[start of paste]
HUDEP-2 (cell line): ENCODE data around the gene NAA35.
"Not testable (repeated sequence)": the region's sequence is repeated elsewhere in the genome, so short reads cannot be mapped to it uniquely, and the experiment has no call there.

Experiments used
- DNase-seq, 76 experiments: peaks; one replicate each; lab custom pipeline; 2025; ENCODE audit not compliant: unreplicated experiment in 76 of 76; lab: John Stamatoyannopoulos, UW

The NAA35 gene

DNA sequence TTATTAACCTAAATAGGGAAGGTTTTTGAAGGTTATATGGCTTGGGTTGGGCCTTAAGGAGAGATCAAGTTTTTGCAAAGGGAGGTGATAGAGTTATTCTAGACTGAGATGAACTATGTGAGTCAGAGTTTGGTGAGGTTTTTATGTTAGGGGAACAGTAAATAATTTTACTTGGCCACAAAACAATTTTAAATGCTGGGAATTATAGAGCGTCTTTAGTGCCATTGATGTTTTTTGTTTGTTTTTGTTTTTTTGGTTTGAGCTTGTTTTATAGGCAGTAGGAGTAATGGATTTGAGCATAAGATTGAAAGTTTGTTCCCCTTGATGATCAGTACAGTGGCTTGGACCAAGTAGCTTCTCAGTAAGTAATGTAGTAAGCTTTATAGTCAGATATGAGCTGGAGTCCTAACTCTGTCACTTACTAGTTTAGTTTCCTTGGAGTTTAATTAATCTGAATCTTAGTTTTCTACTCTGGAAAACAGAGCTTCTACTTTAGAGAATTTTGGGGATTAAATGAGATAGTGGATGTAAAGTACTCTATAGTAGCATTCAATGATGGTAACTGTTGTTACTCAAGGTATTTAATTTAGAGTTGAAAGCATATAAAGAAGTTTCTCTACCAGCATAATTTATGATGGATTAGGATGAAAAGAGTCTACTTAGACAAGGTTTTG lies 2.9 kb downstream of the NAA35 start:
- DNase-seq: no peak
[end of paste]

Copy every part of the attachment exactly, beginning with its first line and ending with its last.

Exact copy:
HUDEP-2 (cell line): ENCODE data around the gene NAA35.
"Not testable (repeated sequence)": the region's sequence is repeated elsewhere in the genome, so short reads cannot be mapped to it uniquely, and the experiment has no call there.

Experiments used
- DNase-seq, 76 experiments: peaks; one replicate each; lab custom pipeline; 2025; ENCODE audit not compliant: unreplicated experiment in 76 of 76; lab: John Stamatoyannopoulos, UW

The NAA35 gene

DNA sequence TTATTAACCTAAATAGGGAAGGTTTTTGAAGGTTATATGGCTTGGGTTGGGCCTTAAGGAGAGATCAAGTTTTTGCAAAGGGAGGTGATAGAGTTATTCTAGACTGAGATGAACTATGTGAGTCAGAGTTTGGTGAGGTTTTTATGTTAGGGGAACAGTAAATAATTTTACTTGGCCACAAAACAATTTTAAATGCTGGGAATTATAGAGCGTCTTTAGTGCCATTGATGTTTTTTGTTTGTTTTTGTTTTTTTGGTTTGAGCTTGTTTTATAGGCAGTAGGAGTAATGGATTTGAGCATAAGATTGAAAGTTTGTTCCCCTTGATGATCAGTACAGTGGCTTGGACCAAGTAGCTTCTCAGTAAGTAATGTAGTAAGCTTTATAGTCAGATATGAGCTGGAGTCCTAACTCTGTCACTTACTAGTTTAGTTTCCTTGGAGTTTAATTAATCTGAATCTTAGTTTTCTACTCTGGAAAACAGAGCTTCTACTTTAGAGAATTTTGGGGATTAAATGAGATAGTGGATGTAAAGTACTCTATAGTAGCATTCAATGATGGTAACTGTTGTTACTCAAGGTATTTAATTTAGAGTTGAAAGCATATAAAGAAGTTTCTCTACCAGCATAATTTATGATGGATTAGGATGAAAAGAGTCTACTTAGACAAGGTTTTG lies 2.9 kb downstream of the NAA35 start:
- DNase-seq: no peak